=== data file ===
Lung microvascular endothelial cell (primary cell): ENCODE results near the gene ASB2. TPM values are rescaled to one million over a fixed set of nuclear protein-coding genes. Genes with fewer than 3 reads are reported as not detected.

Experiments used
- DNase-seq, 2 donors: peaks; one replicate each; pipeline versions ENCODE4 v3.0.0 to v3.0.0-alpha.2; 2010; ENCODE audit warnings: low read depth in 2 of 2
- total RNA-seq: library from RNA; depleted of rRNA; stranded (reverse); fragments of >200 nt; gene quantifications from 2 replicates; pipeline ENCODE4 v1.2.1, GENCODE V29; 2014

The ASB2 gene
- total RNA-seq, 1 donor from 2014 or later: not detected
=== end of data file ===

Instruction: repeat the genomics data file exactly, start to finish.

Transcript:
Lung microvascular endothelial cell (primary cell): ENCODE results near the gene ASB2. TPM values are rescaled to one million over a fixed set of nuclear protein-coding genes. Genes with fewer than 3 reads are reported as not detected.

Experiments used
- DNase-seq, 2 donors: peaks; one replicate each; pipeline versions ENCODE4 v3.0.0 to v3.0.0-alpha.2; 2010; ENCODE audit warnings: low read depth in 2 of 2
- total RNA-seq: library from RNA; depleted of rRNA; stranded (reverse); fragments of >200 nt; gene quantifications from 2 replicates; pipeline ENCODE4 v1.2.1, GENCODE V29; 2014

The ASB2 gene
- total RNA-seq, 1 donor from 2014 or later: not detected